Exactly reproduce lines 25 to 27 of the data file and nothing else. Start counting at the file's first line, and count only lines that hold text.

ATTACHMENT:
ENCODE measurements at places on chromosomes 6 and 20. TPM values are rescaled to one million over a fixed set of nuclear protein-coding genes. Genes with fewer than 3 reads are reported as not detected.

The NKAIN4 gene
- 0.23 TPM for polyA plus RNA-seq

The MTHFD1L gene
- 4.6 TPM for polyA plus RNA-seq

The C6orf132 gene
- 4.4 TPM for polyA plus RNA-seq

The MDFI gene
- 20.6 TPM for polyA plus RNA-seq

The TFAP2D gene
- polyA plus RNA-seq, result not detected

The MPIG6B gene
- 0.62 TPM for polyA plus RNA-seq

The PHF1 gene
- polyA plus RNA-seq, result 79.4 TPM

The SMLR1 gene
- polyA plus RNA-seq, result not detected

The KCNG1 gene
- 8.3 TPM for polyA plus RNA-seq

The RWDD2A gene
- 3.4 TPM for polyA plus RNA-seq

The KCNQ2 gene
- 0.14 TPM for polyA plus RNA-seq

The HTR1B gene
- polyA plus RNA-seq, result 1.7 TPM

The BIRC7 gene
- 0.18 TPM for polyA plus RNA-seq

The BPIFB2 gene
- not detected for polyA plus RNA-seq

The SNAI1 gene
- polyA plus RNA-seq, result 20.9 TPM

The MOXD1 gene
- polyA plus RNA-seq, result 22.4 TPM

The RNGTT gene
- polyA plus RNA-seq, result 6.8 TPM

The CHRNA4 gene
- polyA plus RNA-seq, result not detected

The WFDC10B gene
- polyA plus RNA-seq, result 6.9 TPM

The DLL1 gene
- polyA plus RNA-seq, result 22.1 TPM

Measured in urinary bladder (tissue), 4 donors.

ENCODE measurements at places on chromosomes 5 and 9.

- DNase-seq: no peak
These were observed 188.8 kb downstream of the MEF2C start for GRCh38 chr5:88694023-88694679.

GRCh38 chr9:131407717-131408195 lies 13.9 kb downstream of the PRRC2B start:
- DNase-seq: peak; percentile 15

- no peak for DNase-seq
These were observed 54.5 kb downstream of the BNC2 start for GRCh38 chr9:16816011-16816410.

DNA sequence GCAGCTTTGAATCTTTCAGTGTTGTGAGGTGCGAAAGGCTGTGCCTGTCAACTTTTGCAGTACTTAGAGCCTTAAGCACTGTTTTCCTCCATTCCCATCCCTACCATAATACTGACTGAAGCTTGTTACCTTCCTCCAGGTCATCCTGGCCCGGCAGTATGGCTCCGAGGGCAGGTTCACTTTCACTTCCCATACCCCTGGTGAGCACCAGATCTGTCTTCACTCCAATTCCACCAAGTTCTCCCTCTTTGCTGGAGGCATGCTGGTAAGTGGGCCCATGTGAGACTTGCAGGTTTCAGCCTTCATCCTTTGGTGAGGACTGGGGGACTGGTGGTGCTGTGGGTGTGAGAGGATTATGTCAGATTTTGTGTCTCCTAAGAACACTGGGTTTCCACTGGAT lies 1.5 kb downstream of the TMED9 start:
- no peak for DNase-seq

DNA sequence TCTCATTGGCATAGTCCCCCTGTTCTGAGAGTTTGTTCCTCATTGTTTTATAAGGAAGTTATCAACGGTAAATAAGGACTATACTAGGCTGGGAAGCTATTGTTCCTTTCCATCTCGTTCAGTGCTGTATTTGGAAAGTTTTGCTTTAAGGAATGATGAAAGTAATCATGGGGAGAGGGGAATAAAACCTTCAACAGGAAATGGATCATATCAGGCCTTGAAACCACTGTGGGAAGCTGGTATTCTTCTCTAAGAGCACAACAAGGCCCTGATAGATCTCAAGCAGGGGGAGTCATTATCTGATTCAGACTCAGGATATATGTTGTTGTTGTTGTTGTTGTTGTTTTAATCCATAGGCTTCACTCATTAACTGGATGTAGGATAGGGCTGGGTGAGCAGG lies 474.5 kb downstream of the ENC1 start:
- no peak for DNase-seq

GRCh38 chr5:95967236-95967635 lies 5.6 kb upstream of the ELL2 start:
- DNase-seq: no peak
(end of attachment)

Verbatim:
- polyA plus RNA-seq, result 1.7 TPM

The BIRC7 gene
- 0.18 TPM for polyA plus RNA-seq